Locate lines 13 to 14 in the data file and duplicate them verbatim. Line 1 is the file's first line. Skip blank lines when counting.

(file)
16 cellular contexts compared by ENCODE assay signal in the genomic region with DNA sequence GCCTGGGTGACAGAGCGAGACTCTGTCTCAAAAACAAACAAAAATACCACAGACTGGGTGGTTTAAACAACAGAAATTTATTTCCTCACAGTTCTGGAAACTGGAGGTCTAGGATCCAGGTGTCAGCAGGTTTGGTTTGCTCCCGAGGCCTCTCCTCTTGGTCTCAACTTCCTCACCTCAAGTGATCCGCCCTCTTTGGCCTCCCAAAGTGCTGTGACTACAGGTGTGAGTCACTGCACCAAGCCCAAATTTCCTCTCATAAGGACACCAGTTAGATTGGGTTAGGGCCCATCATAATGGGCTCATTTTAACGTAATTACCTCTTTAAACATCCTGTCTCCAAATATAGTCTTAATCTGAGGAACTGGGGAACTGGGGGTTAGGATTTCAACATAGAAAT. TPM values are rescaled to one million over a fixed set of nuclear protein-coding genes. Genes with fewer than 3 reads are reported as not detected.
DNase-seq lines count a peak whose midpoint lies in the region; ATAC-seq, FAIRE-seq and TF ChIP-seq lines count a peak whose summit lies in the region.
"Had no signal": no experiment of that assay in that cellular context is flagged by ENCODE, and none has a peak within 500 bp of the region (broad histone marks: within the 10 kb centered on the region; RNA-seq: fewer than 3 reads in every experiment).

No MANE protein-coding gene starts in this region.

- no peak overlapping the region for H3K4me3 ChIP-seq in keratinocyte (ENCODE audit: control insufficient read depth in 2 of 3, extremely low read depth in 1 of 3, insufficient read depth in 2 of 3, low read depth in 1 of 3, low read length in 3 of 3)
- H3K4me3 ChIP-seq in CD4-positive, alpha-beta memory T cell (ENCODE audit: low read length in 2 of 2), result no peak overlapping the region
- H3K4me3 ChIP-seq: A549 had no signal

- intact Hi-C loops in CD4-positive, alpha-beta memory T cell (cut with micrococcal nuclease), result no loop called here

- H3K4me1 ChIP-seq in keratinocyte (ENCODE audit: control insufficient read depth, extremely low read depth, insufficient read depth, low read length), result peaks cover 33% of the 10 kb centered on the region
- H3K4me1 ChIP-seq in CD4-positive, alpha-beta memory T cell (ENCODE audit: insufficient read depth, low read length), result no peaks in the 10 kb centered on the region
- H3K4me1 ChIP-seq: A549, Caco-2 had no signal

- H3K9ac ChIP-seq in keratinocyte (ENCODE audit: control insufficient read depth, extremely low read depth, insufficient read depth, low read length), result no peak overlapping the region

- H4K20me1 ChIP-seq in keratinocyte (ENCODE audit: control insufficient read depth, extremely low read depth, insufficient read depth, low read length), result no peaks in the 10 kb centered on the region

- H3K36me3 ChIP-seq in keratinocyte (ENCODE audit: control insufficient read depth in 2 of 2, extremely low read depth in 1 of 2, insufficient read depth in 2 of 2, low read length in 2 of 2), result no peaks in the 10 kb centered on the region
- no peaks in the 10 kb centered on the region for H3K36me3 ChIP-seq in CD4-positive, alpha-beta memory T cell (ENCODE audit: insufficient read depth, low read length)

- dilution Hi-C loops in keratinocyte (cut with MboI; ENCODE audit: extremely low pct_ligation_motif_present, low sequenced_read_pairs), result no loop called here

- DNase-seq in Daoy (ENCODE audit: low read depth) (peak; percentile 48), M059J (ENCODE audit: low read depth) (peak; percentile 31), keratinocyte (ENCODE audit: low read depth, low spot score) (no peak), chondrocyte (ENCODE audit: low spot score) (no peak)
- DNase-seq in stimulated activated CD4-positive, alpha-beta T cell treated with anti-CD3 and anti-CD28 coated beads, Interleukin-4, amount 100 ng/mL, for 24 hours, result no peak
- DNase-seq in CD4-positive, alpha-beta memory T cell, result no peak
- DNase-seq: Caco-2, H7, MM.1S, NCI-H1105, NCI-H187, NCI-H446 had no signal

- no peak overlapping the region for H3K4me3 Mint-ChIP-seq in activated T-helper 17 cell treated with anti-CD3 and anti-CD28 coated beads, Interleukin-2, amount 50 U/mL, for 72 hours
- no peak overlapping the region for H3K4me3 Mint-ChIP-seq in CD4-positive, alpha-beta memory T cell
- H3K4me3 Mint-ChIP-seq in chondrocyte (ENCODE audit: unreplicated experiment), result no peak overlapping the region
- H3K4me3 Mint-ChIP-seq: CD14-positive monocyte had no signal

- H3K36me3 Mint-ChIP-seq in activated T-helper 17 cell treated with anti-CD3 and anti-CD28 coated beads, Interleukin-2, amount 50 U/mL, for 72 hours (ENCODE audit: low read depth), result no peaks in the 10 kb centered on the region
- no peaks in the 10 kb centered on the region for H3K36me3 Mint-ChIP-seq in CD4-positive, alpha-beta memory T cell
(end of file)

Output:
- H4K20me1 ChIP-seq in keratinocyte (ENCODE audit: control insufficient read depth, extremely low read depth, insufficient read depth, low read length), result no peaks in the 10 kb centered on the region

- H3K36me3 ChIP-seq in keratinocyte (ENCODE audit: control insufficient read depth in 2 of 2, extremely low read depth in 1 of 2, insufficient read depth in 2 of 2, low read length in 2 of 2), result no peaks in the 10 kb centered on the region